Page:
Oh yeah, and the president stopped by.
It was January 24, 2021 — Sunday at 12:30 p.m.. The new Georgetown store would close in less than two hours. “What could happen?” Dana says he thought to himself. So he went home. By the time he got there, his phone was blowing up. The new president had just made first D.C. outing — and it was to his restaurant. As Dana tells it, President Joe Biden was on his way back from church with his family. “His granddaughters had been here before and as they left church and they’re all in the car, the granddaughter basically said, ‘Can we stop at Call Your Mother?’ It was very spur of the moment.” The visit went viral. “It was absolute insanity,” recalls Dana. The previous president hadn’t ventured out into The District much during the previous four years; when CYM was the first snack stop in the Biden administration, the visit became a national news story.
As he prepares to open a seventh location next month, this one in Logan Circle, Dana is able to reflect back on his success. ”We made our own luck. We were really relentless with showing up every single day.”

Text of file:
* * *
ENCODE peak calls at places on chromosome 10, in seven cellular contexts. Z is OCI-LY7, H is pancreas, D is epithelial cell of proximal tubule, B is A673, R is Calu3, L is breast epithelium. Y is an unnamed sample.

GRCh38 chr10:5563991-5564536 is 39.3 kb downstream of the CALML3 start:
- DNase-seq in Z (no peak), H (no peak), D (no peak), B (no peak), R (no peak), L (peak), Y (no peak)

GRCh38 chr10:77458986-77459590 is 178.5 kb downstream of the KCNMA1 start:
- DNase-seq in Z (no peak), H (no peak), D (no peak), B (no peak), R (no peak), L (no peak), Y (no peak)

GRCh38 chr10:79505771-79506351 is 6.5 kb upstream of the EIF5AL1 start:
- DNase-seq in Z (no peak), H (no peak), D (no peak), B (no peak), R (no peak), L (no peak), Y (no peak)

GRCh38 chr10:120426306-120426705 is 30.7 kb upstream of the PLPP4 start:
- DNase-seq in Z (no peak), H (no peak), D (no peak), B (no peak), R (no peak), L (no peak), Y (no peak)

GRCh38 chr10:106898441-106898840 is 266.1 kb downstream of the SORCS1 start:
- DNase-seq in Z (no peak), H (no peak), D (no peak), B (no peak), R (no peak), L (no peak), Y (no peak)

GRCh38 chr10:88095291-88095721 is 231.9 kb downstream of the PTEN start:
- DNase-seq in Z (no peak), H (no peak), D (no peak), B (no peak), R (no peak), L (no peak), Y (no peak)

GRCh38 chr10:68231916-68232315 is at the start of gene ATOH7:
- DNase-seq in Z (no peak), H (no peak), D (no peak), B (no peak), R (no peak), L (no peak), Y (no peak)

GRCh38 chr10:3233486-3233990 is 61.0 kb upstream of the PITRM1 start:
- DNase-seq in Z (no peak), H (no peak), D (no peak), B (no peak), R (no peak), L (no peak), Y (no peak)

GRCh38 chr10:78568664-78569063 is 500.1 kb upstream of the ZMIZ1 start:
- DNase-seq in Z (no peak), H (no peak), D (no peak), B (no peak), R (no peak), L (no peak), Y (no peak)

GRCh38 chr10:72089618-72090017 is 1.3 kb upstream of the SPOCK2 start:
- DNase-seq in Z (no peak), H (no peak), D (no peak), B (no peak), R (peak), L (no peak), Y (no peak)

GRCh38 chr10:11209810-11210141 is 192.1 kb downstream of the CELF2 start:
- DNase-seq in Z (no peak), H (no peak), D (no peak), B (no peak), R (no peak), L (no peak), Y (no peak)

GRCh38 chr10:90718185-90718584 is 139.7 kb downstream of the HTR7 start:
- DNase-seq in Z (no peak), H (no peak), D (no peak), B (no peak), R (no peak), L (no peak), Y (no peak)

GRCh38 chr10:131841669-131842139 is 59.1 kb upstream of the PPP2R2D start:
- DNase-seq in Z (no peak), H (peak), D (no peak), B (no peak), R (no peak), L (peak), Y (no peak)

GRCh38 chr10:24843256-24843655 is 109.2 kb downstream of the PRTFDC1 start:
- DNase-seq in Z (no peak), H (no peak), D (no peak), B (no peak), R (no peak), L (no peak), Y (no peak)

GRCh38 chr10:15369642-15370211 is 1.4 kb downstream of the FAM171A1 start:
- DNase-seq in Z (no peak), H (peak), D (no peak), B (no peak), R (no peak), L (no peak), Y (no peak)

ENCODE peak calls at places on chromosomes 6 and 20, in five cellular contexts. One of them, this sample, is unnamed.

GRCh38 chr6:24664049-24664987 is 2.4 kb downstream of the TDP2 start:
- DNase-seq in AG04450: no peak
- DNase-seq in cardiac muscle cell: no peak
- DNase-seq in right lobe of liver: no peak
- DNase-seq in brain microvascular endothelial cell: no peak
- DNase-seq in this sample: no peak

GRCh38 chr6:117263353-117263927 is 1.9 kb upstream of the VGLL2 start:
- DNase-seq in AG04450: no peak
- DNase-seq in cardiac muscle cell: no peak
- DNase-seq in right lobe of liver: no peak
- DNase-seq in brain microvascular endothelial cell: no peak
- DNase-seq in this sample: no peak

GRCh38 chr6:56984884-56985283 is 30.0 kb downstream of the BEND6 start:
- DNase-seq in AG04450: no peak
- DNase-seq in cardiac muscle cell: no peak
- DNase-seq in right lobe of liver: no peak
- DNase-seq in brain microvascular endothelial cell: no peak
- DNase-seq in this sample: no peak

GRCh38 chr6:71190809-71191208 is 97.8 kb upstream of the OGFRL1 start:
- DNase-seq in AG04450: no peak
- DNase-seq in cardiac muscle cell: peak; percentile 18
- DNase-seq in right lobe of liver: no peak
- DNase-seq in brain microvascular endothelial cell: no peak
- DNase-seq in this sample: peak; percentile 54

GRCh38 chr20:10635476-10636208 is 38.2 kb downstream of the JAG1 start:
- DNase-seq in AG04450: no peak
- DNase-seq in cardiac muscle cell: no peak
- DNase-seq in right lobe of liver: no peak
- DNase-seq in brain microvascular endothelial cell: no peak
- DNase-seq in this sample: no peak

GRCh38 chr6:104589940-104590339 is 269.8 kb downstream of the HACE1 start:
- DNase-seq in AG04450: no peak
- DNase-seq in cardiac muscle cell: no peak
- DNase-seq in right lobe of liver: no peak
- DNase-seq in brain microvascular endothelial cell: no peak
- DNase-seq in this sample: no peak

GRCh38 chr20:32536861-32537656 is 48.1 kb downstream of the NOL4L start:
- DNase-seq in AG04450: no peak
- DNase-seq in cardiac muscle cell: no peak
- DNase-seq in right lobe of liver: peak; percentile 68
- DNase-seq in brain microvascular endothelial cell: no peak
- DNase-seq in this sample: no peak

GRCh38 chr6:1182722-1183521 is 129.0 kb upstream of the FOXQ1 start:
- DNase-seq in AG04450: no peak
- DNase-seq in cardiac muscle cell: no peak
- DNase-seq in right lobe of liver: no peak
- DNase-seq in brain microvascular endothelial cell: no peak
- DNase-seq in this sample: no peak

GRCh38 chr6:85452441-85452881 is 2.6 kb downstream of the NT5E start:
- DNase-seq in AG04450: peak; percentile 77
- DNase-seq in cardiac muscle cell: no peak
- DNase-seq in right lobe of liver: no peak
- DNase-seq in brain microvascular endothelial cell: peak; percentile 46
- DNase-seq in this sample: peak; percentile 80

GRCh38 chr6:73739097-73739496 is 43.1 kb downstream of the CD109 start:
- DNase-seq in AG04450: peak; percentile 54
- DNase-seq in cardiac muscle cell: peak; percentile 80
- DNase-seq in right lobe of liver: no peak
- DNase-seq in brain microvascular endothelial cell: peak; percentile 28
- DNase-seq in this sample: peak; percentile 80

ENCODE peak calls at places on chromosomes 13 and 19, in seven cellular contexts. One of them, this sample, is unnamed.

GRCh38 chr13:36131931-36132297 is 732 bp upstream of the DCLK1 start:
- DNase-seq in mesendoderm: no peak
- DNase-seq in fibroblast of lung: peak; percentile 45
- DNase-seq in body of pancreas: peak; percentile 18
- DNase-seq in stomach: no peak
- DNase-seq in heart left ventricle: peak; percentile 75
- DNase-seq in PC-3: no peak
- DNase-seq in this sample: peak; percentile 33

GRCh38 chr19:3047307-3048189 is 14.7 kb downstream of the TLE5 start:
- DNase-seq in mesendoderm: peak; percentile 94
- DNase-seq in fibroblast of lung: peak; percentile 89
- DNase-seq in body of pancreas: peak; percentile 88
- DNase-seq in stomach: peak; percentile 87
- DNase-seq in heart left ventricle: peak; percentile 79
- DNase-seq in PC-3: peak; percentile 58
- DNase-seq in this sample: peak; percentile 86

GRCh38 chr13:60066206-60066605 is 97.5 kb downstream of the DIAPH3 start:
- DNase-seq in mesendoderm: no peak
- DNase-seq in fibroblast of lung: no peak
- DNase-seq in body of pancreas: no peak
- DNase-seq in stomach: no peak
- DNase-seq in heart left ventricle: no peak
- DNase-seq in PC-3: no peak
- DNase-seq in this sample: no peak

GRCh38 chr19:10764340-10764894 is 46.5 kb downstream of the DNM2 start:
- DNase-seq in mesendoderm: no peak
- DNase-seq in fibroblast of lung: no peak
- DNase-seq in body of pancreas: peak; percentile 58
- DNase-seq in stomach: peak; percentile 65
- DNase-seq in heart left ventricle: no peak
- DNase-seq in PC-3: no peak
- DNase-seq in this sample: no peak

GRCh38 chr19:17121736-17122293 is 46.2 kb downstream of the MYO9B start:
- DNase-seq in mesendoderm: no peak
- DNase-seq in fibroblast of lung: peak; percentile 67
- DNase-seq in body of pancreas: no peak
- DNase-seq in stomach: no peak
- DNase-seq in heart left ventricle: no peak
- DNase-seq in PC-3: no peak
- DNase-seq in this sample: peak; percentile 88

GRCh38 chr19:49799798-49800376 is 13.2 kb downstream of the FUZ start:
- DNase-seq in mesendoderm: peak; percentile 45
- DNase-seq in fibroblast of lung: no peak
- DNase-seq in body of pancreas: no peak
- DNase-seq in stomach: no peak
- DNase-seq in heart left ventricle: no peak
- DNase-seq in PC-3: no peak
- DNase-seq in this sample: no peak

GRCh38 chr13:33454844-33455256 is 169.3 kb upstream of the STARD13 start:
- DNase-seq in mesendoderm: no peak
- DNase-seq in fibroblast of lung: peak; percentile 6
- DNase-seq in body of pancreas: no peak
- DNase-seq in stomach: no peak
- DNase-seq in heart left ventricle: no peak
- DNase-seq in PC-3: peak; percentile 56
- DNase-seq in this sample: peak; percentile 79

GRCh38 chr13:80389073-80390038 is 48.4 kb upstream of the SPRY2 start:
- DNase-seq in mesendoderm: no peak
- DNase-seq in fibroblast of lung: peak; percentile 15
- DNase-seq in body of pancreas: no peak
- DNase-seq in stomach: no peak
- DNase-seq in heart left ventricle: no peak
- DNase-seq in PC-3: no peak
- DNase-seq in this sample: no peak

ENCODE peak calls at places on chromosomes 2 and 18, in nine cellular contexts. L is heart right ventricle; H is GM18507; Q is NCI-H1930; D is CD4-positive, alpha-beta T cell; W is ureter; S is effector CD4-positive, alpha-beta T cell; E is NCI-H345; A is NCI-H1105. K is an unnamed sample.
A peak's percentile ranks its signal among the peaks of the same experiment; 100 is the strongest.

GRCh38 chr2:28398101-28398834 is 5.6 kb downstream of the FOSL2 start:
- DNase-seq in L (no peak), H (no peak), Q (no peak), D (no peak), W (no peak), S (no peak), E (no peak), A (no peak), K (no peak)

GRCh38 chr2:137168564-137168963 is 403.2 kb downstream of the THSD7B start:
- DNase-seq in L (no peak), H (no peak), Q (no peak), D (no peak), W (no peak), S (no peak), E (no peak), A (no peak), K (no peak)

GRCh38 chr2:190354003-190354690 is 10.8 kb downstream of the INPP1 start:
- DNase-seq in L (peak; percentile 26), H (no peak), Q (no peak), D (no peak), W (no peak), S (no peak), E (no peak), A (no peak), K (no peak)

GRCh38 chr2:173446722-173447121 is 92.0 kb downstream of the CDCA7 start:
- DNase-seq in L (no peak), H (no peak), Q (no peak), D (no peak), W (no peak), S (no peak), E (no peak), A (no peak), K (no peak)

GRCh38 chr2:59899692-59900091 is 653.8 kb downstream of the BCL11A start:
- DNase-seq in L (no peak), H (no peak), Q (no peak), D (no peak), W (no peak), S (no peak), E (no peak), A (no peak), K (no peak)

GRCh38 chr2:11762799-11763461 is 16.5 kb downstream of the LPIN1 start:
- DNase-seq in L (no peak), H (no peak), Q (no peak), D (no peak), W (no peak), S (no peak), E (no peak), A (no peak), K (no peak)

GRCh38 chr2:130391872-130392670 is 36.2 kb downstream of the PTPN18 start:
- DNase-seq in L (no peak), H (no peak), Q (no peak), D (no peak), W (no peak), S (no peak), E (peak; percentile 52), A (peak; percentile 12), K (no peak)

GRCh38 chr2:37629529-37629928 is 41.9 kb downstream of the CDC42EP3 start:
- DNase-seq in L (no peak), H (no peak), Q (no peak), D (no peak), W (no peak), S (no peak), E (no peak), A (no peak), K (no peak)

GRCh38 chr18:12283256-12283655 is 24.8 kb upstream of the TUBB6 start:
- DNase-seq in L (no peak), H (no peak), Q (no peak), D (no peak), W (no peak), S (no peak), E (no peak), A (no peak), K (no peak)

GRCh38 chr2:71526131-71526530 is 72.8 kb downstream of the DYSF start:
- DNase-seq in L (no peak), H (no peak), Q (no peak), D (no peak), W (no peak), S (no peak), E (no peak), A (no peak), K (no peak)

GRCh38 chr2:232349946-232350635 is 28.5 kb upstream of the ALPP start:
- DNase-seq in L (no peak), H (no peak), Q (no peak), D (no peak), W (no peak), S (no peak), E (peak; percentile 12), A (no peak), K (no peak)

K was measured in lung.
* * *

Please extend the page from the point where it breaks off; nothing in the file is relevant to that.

The farmers markets and festivals remain a feature of his business plan. Both Timber and CYM can be found at outdoor markets throughout the DMV, including Silver Spring, MD, Chevy Chase, MD and Fairfax, VA. They still have the mobile oven and the blue 1967 Chevy, too.
And now, Dana has a wife. Moreira and Dana were married last month in Argentina in a COVID-delayed wedding.
This article was featured in the InsideHook DC newsletter. Sign up now for more from the Beltway.
Suggested for you